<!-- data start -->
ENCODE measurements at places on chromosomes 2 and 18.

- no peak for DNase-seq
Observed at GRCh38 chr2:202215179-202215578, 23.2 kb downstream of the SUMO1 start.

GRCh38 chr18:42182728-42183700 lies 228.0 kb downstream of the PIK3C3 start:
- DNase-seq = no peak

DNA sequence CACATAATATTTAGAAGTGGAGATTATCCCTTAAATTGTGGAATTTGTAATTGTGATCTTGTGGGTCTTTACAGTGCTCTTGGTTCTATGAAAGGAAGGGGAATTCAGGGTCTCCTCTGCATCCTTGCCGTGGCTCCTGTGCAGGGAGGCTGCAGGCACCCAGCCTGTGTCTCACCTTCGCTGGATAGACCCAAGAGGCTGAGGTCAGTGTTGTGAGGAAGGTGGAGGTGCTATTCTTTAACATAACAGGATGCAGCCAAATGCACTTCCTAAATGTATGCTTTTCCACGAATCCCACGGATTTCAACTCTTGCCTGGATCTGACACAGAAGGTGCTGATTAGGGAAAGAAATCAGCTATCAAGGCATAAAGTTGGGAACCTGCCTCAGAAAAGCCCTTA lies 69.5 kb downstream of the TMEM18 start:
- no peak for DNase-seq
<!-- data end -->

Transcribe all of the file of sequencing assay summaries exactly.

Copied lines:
ENCODE measurements at places on chromosomes 2 and 18.

- no peak for DNase-seq
Observed at GRCh38 chr2:202215179-202215578, 23.2 kb downstream of the SUMO1 start.

GRCh38 chr18:42182728-42183700 lies 228.0 kb downstream of the PIK3C3 start:
- DNase-seq = no peak

DNA sequence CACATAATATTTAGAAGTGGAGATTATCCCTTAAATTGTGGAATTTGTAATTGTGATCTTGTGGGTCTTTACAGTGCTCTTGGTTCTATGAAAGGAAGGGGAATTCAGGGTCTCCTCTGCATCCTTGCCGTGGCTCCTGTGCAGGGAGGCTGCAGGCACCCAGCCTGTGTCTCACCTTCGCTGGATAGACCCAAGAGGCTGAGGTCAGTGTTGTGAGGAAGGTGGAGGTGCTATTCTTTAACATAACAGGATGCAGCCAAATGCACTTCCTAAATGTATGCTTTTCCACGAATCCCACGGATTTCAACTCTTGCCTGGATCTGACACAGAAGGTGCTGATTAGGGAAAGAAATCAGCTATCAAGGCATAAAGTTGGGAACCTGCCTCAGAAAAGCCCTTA lies 69.5 kb downstream of the TMEM18 start:
- no peak for DNase-seq